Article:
The 15th April, 1949 was a memorable day for Milngavie: the official opening of the zoo at Craigend Castle. Over that Easter weekend 50,000 visitors flocked to the new zoo. The sun shone and tramcars from Glasgow arrived at the Corporation Terminus in Milngavie’s Park Road at the astonishing rate of one per minute! From there, fleets of single and double-decker Alexanders buses ferried the excited visitors the remainder of the way to Milngavie’s newest and most unprecedented attraction: the Zoological and Botanical Park at Craigend Castle Estate.
A contemporary report in the Milngavie and Bearsden Herald states that ‘At the peak of the rush on Saturday, Sunday and Monday, Mugdock Road leading to Craigend Castle looked like the approach to Hampden Park for the cup final.’ But then, having got so many people to the zoo, there was the matter of getting them all back again. Despite the very many extra trams and buses, the waiting queues of returning visitors were so long that it was after midnight before the last passengers finally found themselves on their journey home!
Craigend Castle Estate had been bought by Andrew Wilson, the proprietor of Wilson’s Zoo in the centre of Glasgow (for more on this see Part 2). He and his son William were both Fellows of the Zoological Society and had long worked towards the creation of a zoological park in the West of Scotland: their achievement, Craigend Castle Zoo, was the most up-to-date zoo in the country at that time.
But it was not all plain sailing! The Lion and Albert, a 1930s monologue performed so memorably by Stanley Holloway, could have applied just as easily at Craigend. In April 1949 the headline ‘Accident at Milngavie Zoo: Lion pounces on boy’ appeared in the local paper. Just days before the official opening, a twelve-year-old boy living on the estate had climbed onto the 18ft open cage transferring the lions to their new home: he stumbled and his foot went through the bars, to be immediately pounced on by one of the lions! Fortunately he was pulled clear by the keeper and taken off to the Glasgow Western Infirmary.
And the animals? They may have come in ‘two by two’, but it didn’t take some of them long to get away again! In ‘Escapes from the Zoo’, another report in the Milngavie and Bearsden Herald, readers discovered that a crane ‘bored with life behind the wire netting, decided to try his wings’ – and succeeded! Not a small bird (5ft tall) there were soon sightings – but even after a dramatic 23-mile car chase to Kippen, the crane simply soared gracefully away.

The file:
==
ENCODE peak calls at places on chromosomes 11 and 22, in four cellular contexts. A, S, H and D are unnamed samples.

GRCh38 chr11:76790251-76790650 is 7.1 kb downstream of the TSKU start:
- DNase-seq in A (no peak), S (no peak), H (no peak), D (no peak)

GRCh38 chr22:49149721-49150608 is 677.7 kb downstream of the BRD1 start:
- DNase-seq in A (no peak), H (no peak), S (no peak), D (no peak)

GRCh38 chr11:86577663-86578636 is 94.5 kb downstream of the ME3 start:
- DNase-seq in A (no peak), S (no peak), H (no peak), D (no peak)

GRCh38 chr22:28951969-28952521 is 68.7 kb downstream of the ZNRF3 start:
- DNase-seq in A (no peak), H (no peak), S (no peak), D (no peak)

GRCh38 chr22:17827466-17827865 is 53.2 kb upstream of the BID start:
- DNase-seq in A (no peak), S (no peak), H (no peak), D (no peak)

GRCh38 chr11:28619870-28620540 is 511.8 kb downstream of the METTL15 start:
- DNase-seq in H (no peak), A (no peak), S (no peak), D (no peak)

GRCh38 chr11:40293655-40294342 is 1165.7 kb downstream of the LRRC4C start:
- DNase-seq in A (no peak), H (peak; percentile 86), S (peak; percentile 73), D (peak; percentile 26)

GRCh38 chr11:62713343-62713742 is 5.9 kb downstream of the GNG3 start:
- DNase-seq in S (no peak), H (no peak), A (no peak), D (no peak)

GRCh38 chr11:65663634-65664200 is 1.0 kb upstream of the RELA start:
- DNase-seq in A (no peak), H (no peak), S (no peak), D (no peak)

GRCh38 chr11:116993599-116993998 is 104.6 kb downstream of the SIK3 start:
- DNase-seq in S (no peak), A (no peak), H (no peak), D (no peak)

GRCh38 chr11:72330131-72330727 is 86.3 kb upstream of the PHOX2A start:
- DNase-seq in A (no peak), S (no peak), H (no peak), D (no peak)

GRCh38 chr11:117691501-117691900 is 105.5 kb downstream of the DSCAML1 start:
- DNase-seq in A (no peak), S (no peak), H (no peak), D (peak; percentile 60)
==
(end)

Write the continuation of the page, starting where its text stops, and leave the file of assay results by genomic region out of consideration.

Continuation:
Who knows what became of this exotic, and, at a cost of £78, expensive bird, but as the paper said: ‘Somewhere on the Stockiemuir he may join forces with the five Himalayan deer and the two goats which jumped the netting at Craigend in the early days before the zoo was open to the public.’
However, there was more to a day at Craigend Zoo than the animals. There was a picnic area, a children’s paddling pool, pony rides, a miniature train, rowing boats and even petrol-driven “dodgem craft” which could be hired on the estate’s boating lakes. Plenty of eating places too: ‘the first-class licensed restaurant with spacious dining’ or one of the splendid rooms in the castle that had been converted into tearooms to provide sustenance for the thousands of visitors who came each day!
It’s all gone now, and the Castle in ruins – but what a place it must have been! In the days before television and the internet this would have been an astonishing experience for so many people, especially in the still-bleak aftermath of the Second World War. It’s hard for us today to appreciate the impact a visit to the zoo would have had back then. But what wonderful memories would have been taken home by so many people, both young and old, after a day at Craigend Castle Zoological Park!!